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Category:    Home > Reviews > Detective > Mystery > Murder > Crime > TV > Telefilm > Banacek - The First Season

Banacek - The First Season

 

Picture: B-     Sound: B-     Extras: D     Telefilm Episodes: B

 

 

George Peppard was a good actor with a strong screen presence who never quite made it to the front ranks of Hollywood stars.  Peppard became a leading man when he appeared opposite Audrey Hepburn in Breakfast at Tiffany's (1961), and flirted with the A-list in 1964 when he starred in one of that year's biggest hits, The Carpetbaggers.  But The Carpetbaggers would be his career peak in feature films, and instead of becoming one of the top stars in Hollywood (as one would have predicted in the first half of '60s), his career began to fade as the '60s progressed despite him starring in some very good movies (The Blue Max, P.J. and Pendulum), all of which were under-appreciated and under-seen in their day.

 

By the beginning of the '70s, Peppard was starring mostly in B programmers.  Some, such as Cannon for Cordoba (1970) and The Groundstar Conspiracy (1972), were entertaining, but those titles, along with The Executioner (1970) and One More Train To Rob (1971), did nothing to reverse his box-office slump.  At this time, like many a fading movie star, Peppard was ready for a television series.  In September of 1972, Banacek premiered as one of three rotating 90-minute shows (including commercials) called the NBC Wednesday Mystery Movie -- Madigan with Richard Widmark reprising his film role from Don Siegel's 1968 film of the same name and Cool Million with James Farentino were the other two shows to appear tri-weekly to kick off the '72-'73 season on Wednesday nights.  Columbo, McCloud and McMillan & Wife were already successfully rotating as part of the NBC Sunday Mystery Movie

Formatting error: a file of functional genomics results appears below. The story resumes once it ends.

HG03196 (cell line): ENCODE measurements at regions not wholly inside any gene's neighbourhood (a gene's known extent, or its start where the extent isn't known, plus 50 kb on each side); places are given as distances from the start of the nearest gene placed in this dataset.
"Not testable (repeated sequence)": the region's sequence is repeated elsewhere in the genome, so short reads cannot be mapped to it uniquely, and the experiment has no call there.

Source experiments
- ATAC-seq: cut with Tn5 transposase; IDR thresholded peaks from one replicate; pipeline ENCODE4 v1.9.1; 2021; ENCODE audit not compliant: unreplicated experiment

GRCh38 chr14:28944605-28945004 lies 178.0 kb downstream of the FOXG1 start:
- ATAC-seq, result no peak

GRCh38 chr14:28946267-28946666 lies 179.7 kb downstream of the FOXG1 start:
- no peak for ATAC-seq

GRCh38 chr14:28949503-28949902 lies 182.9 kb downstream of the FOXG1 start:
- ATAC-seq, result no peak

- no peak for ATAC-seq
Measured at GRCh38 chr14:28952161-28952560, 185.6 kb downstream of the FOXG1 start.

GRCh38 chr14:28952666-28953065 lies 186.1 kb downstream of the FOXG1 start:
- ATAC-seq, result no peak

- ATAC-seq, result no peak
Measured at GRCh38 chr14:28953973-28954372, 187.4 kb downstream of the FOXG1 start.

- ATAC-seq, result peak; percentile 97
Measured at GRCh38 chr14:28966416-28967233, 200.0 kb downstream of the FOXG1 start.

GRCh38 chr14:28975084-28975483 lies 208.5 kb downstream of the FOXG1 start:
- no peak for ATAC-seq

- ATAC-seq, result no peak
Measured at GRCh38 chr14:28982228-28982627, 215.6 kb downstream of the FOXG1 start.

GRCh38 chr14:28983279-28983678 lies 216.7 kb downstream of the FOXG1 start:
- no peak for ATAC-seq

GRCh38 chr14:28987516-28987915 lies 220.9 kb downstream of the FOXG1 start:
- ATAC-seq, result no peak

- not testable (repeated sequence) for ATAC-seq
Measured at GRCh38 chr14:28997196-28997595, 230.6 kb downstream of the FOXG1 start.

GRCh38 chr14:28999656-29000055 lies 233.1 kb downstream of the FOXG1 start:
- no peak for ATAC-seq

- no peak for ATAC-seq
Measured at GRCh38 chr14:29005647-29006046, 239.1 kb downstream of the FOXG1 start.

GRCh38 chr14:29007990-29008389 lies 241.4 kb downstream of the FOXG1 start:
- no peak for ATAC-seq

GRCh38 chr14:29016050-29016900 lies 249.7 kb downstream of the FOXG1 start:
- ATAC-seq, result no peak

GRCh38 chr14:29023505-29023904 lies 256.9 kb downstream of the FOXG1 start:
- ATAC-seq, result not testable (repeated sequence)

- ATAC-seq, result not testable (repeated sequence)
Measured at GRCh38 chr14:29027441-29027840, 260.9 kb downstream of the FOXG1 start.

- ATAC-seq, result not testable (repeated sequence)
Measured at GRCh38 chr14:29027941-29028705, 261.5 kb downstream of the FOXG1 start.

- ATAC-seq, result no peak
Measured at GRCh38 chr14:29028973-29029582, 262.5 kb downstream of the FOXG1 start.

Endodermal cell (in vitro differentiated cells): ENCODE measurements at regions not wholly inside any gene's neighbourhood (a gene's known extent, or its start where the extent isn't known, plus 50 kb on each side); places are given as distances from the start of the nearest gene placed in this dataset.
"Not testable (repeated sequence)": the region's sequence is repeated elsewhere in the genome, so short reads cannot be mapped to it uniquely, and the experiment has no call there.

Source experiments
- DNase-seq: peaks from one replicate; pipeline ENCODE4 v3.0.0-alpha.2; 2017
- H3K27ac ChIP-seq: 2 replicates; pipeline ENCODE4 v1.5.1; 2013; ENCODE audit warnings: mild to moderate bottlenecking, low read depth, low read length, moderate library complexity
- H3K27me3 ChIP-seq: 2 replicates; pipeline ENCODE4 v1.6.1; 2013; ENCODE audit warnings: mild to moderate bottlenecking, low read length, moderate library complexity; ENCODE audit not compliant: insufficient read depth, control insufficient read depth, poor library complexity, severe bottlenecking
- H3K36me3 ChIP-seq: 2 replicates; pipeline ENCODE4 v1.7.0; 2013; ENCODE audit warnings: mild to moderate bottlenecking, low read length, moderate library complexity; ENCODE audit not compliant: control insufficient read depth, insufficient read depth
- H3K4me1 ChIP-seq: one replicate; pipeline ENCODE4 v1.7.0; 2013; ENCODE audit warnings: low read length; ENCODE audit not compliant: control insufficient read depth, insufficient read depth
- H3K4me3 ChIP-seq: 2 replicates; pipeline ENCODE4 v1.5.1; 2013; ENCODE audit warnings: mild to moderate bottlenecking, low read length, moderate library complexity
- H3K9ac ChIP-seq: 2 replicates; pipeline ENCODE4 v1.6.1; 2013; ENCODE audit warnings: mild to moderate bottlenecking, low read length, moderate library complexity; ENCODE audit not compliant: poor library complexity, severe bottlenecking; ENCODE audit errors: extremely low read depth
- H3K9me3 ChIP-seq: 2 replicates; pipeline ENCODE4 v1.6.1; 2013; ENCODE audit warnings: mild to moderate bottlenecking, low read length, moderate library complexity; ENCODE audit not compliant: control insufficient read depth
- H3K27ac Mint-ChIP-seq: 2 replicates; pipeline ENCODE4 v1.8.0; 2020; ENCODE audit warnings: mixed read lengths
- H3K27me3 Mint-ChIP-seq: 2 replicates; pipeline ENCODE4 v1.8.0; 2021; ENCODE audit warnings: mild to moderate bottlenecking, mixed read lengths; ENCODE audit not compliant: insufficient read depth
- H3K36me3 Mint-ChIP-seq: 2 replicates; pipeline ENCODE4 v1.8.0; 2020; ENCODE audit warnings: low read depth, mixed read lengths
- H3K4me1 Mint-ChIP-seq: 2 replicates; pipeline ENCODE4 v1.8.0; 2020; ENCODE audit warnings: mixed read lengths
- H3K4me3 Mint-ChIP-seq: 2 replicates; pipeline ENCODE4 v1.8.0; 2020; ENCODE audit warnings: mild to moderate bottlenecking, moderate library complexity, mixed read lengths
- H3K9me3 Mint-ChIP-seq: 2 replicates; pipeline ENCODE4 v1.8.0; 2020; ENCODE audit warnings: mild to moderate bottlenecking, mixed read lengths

In what was Peppard's first of three TV series (Doctors’ Hospital and The A-Team would follow on NBC), he starred as Thomas Banacek, an independently wealthy, free-lance insurance investigator from Boston, who attained his fortune by solving intricate, ingeniously plotted robberies that nobody else could.  He would find valuable stolen items and retain a 10 percent finder’s fee from the insurance companies.  A murder usually accompanied the thefts, so each 72-minute episode would have Banacek solving a murder case along with locating a priceless item.  He'd also often find time to romance a beautiful woman he'd meet along the way.

 

Banacek was less of a tough guy than Peppard usually played.  Instead, he was a smooth-operator who used his brain rather than his fists or a gun.  Suave, worldly, well-spoken and smug, Banacek was a proud Polish-American who dressed stylishly, smoked thin cigars and traveled around in a Rolls-Royce driven by his loyal chauffeur, Jay (Ralph Manza) -- Manza and Murray Matheson as Banacek's learned book-store owning secret helper, Felix Mulholland, were the two other series regulars during the 8 episode first season. The titles of those episodes are:

 

  1. Let's Hear it for a Living Legend

 

  1. Project Phoenix

 

  1. No Sign of the Cross

 

  1. A Million Dollars the Hard Way

 

  1. To Steal a King

 

  1. Ten Thousand Dollars a Page

 

  1. The Greatest Collection of Them All

 

  1. The Two Million Clams of Cap'n Jack

 

 

 

Guest stars during the first season include Stephanie Powers, Robert Webber, Marty Ingels, Michael Lerner (what '70s cop or detective show would be complete without an appearance by Michael Lerner?), William Windom, Bert Convy, Brenda Vaccaro, Herb Edelman, Broderick Crawford, Margo Kidder, Kevin McCarthy, Pernell Roberts, Stella Stevens and Mike Farrell.  The show's first episode is directed by Jack Smight, who previously directed Peppard in 1965's The Third Day and would later direct the actor in Damnation Alley (1977).  Three other episodes from the first season are directed by Richard T. Heffron, who went on to direct Peppard in the pretty good cop movie, Newman's Law (1974).  The Banacek theme music is by Quincy Jones.

 

Banacek only lasted two seasons for a total of 16 episodes, but it's a smartly written, compulsively watchable show with top-notch, feature-film caliber production values that suggest it was more expensive to produce than the average detective show.  Universal, the studio where Peppard did much of his work over the years, has licensed the first eight-episode season to Hart Sharp Video, who have released it under the "TV Guide Presents" banner on a two-disc set.  The episodes, which haven't played a lot in reruns except for a time in the mid-1990s when A&E ran them, have aged nicely with the picture reasonably clear and the color still bright.  The only extras are a handful of production photographs and TV Guide Crossword Puzzles.

 

Banacek, just like the actor playing him, deserves to be rediscovered.  Hopefully the second season is forthcoming.

 

 

-   Chuck O'Leary


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